The New York Times writer and Columbia University instructor has a column on some advice she recently gave journalism students about entering our murky media world. Margaret’s words are certainly valuable and worth a read.
I’d offer this to journalism students listening to the repeated mantra of doom that surrounds so many parts of the industry they’re studying: You’re not entering the journalism business today like reporters pre-Internet were entering the journalism business – i.e. small papers with little money are the only entryways to the industry. A better way to think of what you’re entering today is the “content business.”
Things evolve. Television networks are becoming increasingly aligned with digital platforms and focusing on “screens” of any kind — be it a 60-inch in your living room, a 13-inch on your lap, a tablet or a phone. They’re all vehicles.
I would think of journalism in the same way. Old principles of integrity and truth, which Sullivan underscores, of course still apply, but the infrastructure of the industry is much broader and more accepting. Media is the business of delivering content to users, and content is consumed everywhere. So “journalism” isn’t done only at local town halls; it’s done anytime content delivers a story, which is happening, quite literally, in your hands in all locations. That’s an exciting proposition.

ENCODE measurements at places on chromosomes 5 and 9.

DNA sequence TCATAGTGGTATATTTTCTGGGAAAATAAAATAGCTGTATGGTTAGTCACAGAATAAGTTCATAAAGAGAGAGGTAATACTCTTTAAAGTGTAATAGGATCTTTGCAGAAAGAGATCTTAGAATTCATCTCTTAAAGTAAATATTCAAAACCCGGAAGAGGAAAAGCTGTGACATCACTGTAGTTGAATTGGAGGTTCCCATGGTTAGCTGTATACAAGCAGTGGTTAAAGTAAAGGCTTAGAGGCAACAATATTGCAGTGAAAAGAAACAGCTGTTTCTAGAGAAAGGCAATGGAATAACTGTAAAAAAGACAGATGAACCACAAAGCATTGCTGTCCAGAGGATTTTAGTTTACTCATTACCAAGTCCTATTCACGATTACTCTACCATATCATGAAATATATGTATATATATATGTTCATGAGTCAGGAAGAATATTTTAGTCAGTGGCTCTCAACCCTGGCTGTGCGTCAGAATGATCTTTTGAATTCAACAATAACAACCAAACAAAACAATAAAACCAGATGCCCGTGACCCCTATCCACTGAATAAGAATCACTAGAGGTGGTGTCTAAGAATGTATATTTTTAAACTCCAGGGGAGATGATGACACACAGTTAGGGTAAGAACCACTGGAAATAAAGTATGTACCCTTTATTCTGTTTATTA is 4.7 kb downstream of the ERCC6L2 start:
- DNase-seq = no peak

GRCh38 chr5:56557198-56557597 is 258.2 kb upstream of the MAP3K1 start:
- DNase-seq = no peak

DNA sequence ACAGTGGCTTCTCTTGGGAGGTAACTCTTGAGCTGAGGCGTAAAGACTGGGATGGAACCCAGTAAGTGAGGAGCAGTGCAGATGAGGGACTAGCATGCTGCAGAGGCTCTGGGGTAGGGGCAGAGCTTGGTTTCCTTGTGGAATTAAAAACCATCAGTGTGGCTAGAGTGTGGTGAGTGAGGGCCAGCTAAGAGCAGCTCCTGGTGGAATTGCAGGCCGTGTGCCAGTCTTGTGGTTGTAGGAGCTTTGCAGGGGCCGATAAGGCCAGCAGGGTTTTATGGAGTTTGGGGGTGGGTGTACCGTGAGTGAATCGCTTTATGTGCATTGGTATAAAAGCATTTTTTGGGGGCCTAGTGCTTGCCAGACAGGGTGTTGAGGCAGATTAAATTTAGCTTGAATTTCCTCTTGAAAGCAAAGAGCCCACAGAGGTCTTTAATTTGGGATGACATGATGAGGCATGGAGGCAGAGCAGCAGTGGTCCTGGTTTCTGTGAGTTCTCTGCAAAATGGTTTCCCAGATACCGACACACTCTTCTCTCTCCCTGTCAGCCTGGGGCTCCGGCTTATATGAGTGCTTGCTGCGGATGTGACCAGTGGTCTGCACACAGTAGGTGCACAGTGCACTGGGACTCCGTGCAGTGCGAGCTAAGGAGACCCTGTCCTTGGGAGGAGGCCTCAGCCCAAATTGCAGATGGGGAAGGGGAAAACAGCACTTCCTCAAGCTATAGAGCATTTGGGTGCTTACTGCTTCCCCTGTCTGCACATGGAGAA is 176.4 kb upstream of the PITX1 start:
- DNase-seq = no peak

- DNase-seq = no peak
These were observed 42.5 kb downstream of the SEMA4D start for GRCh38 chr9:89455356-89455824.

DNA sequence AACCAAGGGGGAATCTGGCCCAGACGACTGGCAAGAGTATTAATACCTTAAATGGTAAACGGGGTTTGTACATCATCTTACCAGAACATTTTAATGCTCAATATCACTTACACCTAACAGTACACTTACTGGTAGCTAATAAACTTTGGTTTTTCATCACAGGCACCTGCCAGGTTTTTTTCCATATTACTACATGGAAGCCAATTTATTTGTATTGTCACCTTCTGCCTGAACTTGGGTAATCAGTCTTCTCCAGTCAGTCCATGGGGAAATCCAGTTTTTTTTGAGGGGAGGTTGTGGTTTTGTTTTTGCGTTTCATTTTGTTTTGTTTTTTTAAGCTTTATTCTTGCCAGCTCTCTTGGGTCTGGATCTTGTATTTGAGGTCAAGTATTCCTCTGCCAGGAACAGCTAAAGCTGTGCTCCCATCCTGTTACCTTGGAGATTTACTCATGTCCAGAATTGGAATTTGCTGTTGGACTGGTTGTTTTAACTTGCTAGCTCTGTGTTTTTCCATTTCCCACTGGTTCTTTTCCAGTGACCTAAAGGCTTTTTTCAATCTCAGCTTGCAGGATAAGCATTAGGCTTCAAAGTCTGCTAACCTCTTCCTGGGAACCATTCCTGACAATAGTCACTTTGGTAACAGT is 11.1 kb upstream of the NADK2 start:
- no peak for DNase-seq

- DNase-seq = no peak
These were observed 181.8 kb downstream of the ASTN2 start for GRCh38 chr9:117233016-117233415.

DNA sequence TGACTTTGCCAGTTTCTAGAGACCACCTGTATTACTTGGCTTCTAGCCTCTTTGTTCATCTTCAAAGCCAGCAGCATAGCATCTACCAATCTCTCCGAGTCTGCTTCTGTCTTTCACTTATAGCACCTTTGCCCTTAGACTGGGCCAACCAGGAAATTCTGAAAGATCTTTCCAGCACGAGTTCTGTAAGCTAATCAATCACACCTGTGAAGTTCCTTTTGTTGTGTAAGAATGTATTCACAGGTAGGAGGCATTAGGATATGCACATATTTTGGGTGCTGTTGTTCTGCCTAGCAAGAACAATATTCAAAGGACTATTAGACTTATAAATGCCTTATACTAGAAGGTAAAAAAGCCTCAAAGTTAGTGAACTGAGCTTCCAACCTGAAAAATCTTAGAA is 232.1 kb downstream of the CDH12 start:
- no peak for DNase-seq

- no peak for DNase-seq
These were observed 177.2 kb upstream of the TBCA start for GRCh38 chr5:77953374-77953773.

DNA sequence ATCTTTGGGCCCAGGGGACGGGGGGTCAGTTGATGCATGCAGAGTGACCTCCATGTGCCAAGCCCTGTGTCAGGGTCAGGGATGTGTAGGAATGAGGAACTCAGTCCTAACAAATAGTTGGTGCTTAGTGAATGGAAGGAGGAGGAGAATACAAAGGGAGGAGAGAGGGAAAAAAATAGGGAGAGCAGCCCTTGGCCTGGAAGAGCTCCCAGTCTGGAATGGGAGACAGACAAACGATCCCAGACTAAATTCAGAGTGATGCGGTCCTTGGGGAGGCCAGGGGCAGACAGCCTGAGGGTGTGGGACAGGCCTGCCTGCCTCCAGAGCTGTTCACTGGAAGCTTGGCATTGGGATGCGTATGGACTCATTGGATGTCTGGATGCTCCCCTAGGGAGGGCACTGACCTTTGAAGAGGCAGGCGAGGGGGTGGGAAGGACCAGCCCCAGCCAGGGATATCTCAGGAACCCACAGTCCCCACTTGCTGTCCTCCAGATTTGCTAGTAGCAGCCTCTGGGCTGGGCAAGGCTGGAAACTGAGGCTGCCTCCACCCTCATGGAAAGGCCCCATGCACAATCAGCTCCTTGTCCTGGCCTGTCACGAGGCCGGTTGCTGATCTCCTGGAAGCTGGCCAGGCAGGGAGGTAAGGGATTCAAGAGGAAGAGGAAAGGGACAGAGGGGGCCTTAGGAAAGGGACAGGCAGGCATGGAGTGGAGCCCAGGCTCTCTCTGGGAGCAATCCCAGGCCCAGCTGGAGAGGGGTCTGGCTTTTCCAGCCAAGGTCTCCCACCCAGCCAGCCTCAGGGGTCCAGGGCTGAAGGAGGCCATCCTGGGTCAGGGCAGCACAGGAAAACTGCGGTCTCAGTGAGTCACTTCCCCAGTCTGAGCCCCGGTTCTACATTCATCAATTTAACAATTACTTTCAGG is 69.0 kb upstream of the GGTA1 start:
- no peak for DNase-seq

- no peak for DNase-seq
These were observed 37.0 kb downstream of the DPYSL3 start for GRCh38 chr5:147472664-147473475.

One more Willa Paskin link: She has a great profile of Elisabeth Moss, the actress who plays Peggy Olson in Mad Men.
Willa’s always great, and Moss was refreshingly self-deprecating about her line of work.
This is a brutal piece to read, one that sat as an open tab on my laptop for three days before I decided to read it, because it digs up the horrific Sandy Hook shooting in December 2012 that left 26 dead at an elementary school, including 20 children (not including the shooter or his mother). So feel free to pass, but I’m including it here with a brief note because I think there’s something for writers to learn.
Andrew Solomon of The New Yorker got Peter Lanza, the father of shooter Adam Lanza, to speak for the first time since his son’s rampage and has a long piece that’s driven by Peter’s life after his son and first wife were among those left dead in the shooting. But there’s really four stories here, all of which are superbly reported and weaved together.
There’s the story of Adam as a child with autism and the struggles he endured to become anything like a normal young man. There’s the examination of Adam as a killer and the signs that were missed. There’s the tale of a failed marriage, between Peter and Nancy, and the wreckage that can be left on a family when parents split and a divorce distances one, if not both of them, from their children. And, finally, there’s the terrorized life of Peter Lanza and how this mass shooting has come to define his name and his life.
No comments or opinions are needed here. If you’re a young writer, I would just suggest reading the story with an eye on how Andrew executed the reporting and the storytelling and ask yourself how you’d handle a similar assignment.